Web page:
2015-01-16

    Aminoacyl-tRNA synthetases (aaRSs) are a group of ancient enzymes catalyzing aminoacylation and editing reactions for protein biosynthesis. Increasing evidence suggests that these critical enzymes are often associated with mammalian disorders. Therefore, complete determination of the enzymes functions is essential for informed diagnosis and treatment. Here, we show that a yeast knock-out strain for the threonyl-tRNA synthetase (ThrRS) gene is an excellent platform for such an investigation. Saccharomyces cerevisiae ThrRS has a unique modular structure containing four structural domains and a eukaryote-specific N-terminal extension. Using randomly mutated libraries of the ThrRS gene (thrS) and a genetic screen, a set of loss-of-function mutants were identified. The mutations affected the synthetic and editing activities and influenced the dimer interface. The results also highlighted the role of the N-terminal extension for enzymatic activity and protein stability. To gain insights into the pathological mechanisms induced by mutated aaRSs, we systematically introduced the loss-of-function mutations into the human cytoplasmic ThrRS gene. All mutations induced similar detrimental effects, showing that the yeast model could be used to study pathology-associated point mutations in mammalian aaRSs. PMID:25416776

  15. A Translational Murine Model of Sub-Lethal Intoxication with Shiga Toxin 2 Reveals Novel Ultrastructural Findings in the Brain Striatum

    PubMed Central

    Tironi-Farinati, Carla; Geoghegan, Patricia A.; Cangelosi, Adriana; Pinto, Alipio; Loidl, C. Fabian; Goldstein, Jorge

    2013-01-01

    Infection by Shiga toxin-producing Escherichia coli causes hemorrhagic colitis, hemolytic uremic syndrome (HUS), acute renal failure, and also central nervous system complications in around 30% of the children affected. Besides, neurological deficits are one of the most unrepairable and untreatable outcomes of HUS. Study of the striatum is relevant because basal ganglia are one of the brain areas most commonly affected in patients that have suffered from HUS and since the deleterious effects of a sub-lethal dose of Shiga toxin have never been studied in the striatum, the purpose of this study was to attempt to simulate an infection by Shiga toxin-producing E. coli in a murine model. To this end, intravenous administration of a sub-lethal dose of Shiga toxin 2 (0.5 ?g per mouse) was used and the correlation between neurological manifestations and ultrastructural changes in striatal brain cells was studied in detail. Neurological manifestations included significant motor behavior abnormalities in spontaneous motor activity, gait, pelvic elevation and hind limb activity eight days after administration of the toxin. Transmission electron microscopy revealed that the toxin caused early perivascular edema two days after administration, as well as significant damage in astrocytes four days after administration and significant damage in neurons and oligodendrocytes eight days after administration. Interrupted synapses and mast cell extravasation were also found eight days after administration of the toxin. We thus conclude that the chronological order of events observed in the striatum could explain the neurological disorders found eight days after administration of the toxin. PMID:23383285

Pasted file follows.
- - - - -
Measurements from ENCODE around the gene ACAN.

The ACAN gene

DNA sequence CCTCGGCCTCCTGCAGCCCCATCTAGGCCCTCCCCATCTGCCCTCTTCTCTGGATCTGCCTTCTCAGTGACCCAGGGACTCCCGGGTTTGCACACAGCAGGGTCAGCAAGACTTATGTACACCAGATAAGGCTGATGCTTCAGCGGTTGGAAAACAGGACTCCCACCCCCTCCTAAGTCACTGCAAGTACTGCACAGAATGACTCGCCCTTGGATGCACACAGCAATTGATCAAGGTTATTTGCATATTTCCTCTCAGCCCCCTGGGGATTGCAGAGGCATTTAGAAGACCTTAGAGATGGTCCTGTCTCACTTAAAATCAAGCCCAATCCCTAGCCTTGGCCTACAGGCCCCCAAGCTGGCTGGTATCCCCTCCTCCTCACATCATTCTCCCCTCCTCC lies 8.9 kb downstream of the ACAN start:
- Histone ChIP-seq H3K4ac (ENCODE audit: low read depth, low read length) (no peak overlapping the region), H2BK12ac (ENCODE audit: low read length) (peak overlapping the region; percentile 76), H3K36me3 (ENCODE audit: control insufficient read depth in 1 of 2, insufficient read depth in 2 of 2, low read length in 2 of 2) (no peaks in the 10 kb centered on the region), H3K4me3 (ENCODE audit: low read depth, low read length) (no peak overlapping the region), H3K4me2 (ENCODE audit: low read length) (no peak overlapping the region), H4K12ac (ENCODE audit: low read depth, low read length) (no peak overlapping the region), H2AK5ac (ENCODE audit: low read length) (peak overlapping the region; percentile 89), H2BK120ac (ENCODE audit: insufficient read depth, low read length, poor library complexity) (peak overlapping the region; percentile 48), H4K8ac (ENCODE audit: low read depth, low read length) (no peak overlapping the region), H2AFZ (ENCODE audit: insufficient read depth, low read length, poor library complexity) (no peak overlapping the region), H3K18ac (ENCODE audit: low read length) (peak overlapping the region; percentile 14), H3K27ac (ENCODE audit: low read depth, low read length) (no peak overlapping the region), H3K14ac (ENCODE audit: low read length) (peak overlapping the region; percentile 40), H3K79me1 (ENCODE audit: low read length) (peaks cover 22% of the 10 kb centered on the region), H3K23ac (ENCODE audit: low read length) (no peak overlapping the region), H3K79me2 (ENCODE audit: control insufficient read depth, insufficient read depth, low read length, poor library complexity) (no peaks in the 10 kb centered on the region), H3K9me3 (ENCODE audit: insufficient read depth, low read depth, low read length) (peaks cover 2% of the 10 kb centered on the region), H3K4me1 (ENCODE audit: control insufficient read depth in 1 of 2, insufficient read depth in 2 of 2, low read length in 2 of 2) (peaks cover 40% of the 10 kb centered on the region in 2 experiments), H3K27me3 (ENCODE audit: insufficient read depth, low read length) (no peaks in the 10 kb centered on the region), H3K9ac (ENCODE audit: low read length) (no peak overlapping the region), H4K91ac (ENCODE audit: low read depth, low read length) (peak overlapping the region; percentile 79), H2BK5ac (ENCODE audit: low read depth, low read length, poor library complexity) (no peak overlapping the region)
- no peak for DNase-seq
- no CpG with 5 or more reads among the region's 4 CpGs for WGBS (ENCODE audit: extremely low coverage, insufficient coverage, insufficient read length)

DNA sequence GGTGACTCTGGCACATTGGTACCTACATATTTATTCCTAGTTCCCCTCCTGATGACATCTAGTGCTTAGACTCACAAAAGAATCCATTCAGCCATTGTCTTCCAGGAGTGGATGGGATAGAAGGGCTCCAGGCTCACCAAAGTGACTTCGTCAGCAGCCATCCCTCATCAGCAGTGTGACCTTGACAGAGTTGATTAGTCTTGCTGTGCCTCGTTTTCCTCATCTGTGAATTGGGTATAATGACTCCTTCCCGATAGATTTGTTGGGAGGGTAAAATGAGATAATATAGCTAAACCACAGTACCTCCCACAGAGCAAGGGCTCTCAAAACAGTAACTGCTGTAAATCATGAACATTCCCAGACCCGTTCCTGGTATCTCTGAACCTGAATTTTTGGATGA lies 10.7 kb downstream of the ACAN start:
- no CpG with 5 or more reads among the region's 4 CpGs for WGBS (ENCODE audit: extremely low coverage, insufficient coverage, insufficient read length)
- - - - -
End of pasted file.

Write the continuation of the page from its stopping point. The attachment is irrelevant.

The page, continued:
16. NCI: SBIR & STTR - Find Funding - Contracts - 290 siRNA Resource for Synthetic Lethal Screening of DNA Repair and Damage Signaling Networks

    Cancer.gov

    Human cancers appear to be highly and differentially vulnerable to targeted attack on individual gene expression within their DNA repair networks, especially those pathways that are closely associated with DNA replication. However such lethal combinations (i.e., synthetic lethals) are generally not obvious or easily predicted a priori.

  17. Histopathology reveals correlative and unique phenotypes in a high-throughput mouse phenotyping screen

    PubMed Central

    Adissu, Hibret A.; Estabel, Jeanne; Sunter, David; Tuck, Elizabeth; Hooks, Yvette; Carragher, Damian M.; Clarke, Kay; Karp, Natasha A.; Project, Sanger Mouse Genetics; Newbigging, Susan; Jones, Nora; Morikawa, Lily; White, Jacqueline K.; McKerlie, Colin

    2014-01-01

    The Mouse Genetics Project (MGP) at the Wellcome Trust Sanger Institute aims to generate and phenotype over 800 genetically modified mouse lines over the next 5 years to gain a better understanding of mammalian gene function and provide an invaluable resource to the scientific community for follow-up studies. Phenotyping includes the generation of a standardized biobank of paraffin-embedded tissues for each mouse line, but histopathology is not routinely performed. In collaboration with the Pathology Core of the Centre for Modeling Human Disease (CMHD) we report the utility of histopathology in a high-throughput primary phenotyping screen. Histopathology was assessed in an unbiased selection of 50 mouse lines with (n=30) or without (n=20) clinical phenotypes detected by the standard MGP primary phenotyping screen. Our findings revealed that histopathology added correlating morphological data in 19 of 30 lines (63.3%) in which the primary screen detected a phenotype. In addition, seven of the 50 lines (14%) presented significant histopathology findings that were not associated with or predicted by the standard primary screen. Three of these seven lines had no clinical phenotype detected by the standard primary screen. Incidental and strain-associated background lesions were present in all mutant lines with good concordance to wild-type controls. These findings demonstrate the complementary and unique contribution of histopathology to high-throughput primary phenotyping of mutant mice. PMID:24652767